- Personal Websites – Consider the relationship your organization should have with personal websites of members of your organization.
- Private Websites, Intranets and Portals – Determine the policies that should govern site which are not available to the public.
- Web-Based Applications – Consider use and ownership of web-based tools and applications.
- E-Commerce – Determine the role of e-commerce in your website.
- Broadcast Email – Establish guidelines for the use of broadcast email to constituents and customers.
- Social Media – Set standards for the establishment and use of social media tools within the organization.
- Digital Communications Governance – Keep the guidelines you create updated and relevant.
We want to make your project a success.Let's Chat.
Welcome to gambaru.de. Here is my monthly report that covers what I have been doing for Debian. If you’re interested in Android, Java, Games and LTS topics, this might be interesting for you.Debian Android
- I sponsored a new upstream release of android-platform-tools-base prepared by Kai-Chung Yan and Chirayu Desai.
- I packaged a new upstream release of hyperrogue, a rogue-like game settled in a non-euclidian world, fixing one RC bug (#811991). I uploaded two more revisions later that addressed build failures on arm64 and hppa.
- I fixed more RC bugs (build failures with GCC-6) in torus-trooper (#835712) and fife (#811858).
- I packaged new upstream releases of pygame-sdl2, renpy, freeorion, netrek-client-cow, redeclipse, redeclipse-data, hitori, atomix, adonthell and adonthell-data.
- I updated gtkballs and fixed a documentation bug (#820588) but also a /usr/share/locale issue that prevented the actual use of the translations.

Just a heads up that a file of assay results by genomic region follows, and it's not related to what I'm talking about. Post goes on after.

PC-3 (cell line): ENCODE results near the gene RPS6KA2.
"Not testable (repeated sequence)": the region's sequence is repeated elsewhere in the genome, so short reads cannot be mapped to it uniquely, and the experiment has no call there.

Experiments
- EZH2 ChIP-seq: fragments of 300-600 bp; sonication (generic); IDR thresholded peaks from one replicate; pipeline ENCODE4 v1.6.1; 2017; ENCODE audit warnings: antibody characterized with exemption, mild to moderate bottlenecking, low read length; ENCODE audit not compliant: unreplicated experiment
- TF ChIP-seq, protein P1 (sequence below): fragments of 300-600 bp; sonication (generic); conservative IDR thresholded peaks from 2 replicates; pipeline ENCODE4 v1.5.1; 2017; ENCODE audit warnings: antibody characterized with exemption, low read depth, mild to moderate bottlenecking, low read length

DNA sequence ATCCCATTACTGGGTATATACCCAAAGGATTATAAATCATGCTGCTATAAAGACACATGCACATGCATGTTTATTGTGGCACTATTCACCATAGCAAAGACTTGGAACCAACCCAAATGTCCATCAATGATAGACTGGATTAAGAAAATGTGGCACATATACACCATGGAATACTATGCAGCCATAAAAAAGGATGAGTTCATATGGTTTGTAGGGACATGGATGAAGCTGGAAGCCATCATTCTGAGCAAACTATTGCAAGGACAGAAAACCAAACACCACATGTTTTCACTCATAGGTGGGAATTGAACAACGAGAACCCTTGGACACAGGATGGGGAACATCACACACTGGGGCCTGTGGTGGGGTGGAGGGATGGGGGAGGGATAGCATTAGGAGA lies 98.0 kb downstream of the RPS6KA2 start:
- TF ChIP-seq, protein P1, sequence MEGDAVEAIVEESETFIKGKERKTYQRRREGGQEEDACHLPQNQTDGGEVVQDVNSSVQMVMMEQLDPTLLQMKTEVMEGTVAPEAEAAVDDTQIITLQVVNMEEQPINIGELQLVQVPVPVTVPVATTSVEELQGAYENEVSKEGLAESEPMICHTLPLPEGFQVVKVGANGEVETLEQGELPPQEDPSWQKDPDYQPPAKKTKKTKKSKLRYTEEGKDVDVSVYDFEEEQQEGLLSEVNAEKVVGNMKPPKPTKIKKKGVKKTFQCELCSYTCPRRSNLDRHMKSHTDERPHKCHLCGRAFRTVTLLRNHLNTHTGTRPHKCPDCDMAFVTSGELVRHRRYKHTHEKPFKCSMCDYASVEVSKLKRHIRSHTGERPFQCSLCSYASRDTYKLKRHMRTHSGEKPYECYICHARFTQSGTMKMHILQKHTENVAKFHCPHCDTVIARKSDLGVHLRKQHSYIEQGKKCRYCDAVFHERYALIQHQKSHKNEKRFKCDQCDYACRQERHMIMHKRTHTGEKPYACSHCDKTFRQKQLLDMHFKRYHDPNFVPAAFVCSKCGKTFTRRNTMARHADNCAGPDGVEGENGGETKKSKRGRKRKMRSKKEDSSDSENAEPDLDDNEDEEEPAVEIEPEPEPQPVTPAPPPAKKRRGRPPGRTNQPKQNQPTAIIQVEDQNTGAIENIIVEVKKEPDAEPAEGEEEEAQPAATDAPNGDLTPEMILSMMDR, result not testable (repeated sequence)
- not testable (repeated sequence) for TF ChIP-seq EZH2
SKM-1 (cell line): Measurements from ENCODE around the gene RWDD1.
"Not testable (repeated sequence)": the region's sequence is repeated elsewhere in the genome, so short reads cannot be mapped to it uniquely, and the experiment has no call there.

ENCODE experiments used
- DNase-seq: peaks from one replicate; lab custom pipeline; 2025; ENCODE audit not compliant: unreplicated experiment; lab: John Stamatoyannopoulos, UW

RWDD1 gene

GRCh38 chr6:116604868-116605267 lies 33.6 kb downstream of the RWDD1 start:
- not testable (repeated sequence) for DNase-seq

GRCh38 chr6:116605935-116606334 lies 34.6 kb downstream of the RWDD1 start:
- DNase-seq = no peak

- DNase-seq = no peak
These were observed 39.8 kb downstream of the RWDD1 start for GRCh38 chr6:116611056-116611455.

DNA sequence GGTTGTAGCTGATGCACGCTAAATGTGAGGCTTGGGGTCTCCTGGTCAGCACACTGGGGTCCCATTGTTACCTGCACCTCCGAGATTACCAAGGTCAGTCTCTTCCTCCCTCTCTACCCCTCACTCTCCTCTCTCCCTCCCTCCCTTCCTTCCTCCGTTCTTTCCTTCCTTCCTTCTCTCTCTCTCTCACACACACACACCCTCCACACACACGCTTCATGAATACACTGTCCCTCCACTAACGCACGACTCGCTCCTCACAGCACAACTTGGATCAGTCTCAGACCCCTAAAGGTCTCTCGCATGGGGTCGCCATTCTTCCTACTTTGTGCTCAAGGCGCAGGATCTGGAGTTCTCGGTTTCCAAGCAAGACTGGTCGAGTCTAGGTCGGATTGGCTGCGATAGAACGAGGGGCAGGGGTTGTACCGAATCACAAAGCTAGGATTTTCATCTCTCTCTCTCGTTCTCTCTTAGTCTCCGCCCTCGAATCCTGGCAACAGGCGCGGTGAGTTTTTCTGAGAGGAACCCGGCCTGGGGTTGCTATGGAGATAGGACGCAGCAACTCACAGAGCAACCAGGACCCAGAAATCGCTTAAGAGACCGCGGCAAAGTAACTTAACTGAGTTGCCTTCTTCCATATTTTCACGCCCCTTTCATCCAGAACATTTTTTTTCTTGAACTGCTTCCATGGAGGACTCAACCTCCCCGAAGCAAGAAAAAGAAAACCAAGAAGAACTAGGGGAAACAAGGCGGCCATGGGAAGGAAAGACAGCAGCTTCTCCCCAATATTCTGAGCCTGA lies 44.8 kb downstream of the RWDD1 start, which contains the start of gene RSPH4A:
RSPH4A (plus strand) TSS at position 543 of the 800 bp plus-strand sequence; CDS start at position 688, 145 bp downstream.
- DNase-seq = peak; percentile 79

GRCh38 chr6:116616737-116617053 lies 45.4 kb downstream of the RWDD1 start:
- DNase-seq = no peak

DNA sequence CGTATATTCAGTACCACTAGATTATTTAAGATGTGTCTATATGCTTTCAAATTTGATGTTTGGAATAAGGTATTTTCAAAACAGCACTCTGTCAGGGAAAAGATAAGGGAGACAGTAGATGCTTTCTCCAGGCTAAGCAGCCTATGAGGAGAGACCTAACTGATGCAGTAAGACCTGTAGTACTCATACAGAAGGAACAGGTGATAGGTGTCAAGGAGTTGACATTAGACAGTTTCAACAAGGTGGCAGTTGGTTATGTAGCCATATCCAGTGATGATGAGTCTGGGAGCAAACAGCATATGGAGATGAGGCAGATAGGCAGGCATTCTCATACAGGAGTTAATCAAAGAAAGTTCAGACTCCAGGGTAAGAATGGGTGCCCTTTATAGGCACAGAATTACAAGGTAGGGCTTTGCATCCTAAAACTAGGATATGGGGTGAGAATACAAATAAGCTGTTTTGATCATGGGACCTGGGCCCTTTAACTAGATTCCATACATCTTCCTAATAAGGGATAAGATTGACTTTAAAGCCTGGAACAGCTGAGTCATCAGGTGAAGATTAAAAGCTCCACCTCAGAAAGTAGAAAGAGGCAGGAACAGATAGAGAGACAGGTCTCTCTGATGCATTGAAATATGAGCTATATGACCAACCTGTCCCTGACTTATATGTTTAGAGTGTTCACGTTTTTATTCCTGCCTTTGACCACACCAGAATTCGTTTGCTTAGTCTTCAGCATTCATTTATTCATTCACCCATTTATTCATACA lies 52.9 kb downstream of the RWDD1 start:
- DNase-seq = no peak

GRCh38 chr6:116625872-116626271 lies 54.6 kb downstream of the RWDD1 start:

- I raised the severity of #797998 to grave in unknown-horizons because the game cannot be started currently. In order to fix this issue I packaged a new build-dependency, fifechan, which is currently awaiting approval by the FTP team. As soon as fifechan got accepted I will upload new upstream releases of fife and unknown-horizons.
- I released debian-games 1.5, a Debian blend and collection of games metapackages.
- Hardening-wrapper has been deprecated for some time and this issue became release critical now. I updated cookietool, alex4 and netrek-client-cow to use dpkg-buildflags instead.
- Together with Russel Coker I packaged a new upstream release of warzone2100. This package would benefit from a new regular uploader. If you are interested in it, please get involved. (Same story for hyperrogue, redeclipse, renpy and unknown-horizons and many other games.)
- I started a new Bullet transition (#839243). The package is currently waiting in the NEW queue and I hope to complete this work in October.
- I triaged #838199 and reassigned the issue to fonts-roboto. Initially I prepared an NMU but eventually the maintainer uploaded a new revision himself. It is now possible to install the hinted and unhinted versions of fonts-roboto together which also resolved former installation problems with kodi and freeorion.
- I packaged new upstream releases of undertow, activemq and jackrabbit.
- I fixed RC bugs in libphonenumber (#836768), wagon2 (#837022) and activemq (#839244).
- I updated syncany in experimental and simplified the packaging a little. Unfortunately upstream has been on hiatus for the past year and we haven’t seen new releases in the meantime. Nevertheless give it a try, even though it is still alpha software, it’s an useful cloud-storage and synchronization tool.
- I sponsored a new upstream release of freeplane for Felix Natter.
- I prepared and uploaded security updates for jackrabbit and zookeeper in Jessie.